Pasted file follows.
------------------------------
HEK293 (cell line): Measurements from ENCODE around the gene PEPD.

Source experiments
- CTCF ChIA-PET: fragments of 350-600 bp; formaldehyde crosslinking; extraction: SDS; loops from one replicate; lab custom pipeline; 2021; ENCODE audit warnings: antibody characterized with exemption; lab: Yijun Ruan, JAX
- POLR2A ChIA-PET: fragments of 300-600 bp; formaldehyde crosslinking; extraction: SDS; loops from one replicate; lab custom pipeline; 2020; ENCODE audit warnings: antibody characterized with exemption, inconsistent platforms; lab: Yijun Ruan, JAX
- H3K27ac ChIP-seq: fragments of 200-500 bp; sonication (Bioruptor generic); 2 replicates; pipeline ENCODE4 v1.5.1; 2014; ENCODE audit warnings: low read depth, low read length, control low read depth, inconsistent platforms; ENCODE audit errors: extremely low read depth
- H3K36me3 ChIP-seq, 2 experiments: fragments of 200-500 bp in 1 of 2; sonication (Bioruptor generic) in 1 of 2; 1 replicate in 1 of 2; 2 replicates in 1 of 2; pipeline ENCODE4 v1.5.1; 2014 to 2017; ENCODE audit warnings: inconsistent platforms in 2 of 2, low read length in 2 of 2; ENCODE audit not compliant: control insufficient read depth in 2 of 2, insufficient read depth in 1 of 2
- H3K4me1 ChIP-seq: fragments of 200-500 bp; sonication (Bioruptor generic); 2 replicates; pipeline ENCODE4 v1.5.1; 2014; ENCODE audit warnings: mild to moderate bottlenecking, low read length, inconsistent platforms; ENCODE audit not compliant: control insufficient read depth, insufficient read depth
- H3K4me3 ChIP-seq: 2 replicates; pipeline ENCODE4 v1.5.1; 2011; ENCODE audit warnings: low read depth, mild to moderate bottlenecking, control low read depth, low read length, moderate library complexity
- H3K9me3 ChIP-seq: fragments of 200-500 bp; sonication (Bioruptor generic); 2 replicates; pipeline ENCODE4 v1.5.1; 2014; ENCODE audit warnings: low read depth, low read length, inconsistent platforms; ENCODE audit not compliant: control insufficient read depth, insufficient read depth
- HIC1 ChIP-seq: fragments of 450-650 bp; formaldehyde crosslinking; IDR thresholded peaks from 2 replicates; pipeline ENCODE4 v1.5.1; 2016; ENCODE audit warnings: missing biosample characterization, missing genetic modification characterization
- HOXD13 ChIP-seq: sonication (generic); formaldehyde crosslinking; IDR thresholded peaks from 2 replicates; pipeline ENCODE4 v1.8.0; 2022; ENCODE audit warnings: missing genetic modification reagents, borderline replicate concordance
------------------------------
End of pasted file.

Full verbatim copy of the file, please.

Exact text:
HEK293 (cell line): Measurements from ENCODE around the gene PEPD.

Source experiments
- CTCF ChIA-PET: fragments of 350-600 bp; formaldehyde crosslinking; extraction: SDS; loops from one replicate; lab custom pipeline; 2021; ENCODE audit warnings: antibody characterized with exemption; lab: Yijun Ruan, JAX
- POLR2A ChIA-PET: fragments of 300-600 bp; formaldehyde crosslinking; extraction: SDS; loops from one replicate; lab custom pipeline; 2020; ENCODE audit warnings: antibody characterized with exemption, inconsistent platforms; lab: Yijun Ruan, JAX
- H3K27ac ChIP-seq: fragments of 200-500 bp; sonication (Bioruptor generic); 2 replicates; pipeline ENCODE4 v1.5.1; 2014; ENCODE audit warnings: low read depth, low read length, control low read depth, inconsistent platforms; ENCODE audit errors: extremely low read depth
- H3K36me3 ChIP-seq, 2 experiments: fragments of 200-500 bp in 1 of 2; sonication (Bioruptor generic) in 1 of 2; 1 replicate in 1 of 2; 2 replicates in 1 of 2; pipeline ENCODE4 v1.5.1; 2014 to 2017; ENCODE audit warnings: inconsistent platforms in 2 of 2, low read length in 2 of 2; ENCODE audit not compliant: control insufficient read depth in 2 of 2, insufficient read depth in 1 of 2
- H3K4me1 ChIP-seq: fragments of 200-500 bp; sonication (Bioruptor generic); 2 replicates; pipeline ENCODE4 v1.5.1; 2014; ENCODE audit warnings: mild to moderate bottlenecking, low read length, inconsistent platforms; ENCODE audit not compliant: control insufficient read depth, insufficient read depth
- H3K4me3 ChIP-seq: 2 replicates; pipeline ENCODE4 v1.5.1; 2011; ENCODE audit warnings: low read depth, mild to moderate bottlenecking, control low read depth, low read length, moderate library complexity
- H3K9me3 ChIP-seq: fragments of 200-500 bp; sonication (Bioruptor generic); 2 replicates; pipeline ENCODE4 v1.5.1; 2014; ENCODE audit warnings: low read depth, low read length, inconsistent platforms; ENCODE audit not compliant: control insufficient read depth, insufficient read depth
- HIC1 ChIP-seq: fragments of 450-650 bp; formaldehyde crosslinking; IDR thresholded peaks from 2 replicates; pipeline ENCODE4 v1.5.1; 2016; ENCODE audit warnings: missing biosample characterization, missing genetic modification characterization
- HOXD13 ChIP-seq: sonication (generic); formaldehyde crosslinking; IDR thresholded peaks from 2 replicates; pipeline ENCODE4 v1.8.0; 2022; ENCODE audit warnings: missing genetic modification reagents, borderline replicate concordance